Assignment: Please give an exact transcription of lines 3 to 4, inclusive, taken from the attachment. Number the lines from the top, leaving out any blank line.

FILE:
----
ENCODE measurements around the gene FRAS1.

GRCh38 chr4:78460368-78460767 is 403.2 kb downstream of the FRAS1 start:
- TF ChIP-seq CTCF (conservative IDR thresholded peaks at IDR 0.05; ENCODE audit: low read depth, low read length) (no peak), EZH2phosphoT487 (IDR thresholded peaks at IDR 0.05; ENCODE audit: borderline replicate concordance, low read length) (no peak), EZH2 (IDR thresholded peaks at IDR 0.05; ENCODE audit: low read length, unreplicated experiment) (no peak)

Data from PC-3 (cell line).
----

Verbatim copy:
- TF ChIP-seq CTCF (conservative IDR thresholded peaks at IDR 0.05; ENCODE audit: low read depth, low read length) (no peak), EZH2phosphoT487 (IDR thresholded peaks at IDR 0.05; ENCODE audit: borderline replicate concordance, low read length) (no peak), EZH2 (IDR thresholded peaks at IDR 0.05; ENCODE audit: low read length, unreplicated experiment) (no peak)

Data from PC-3 (cell line).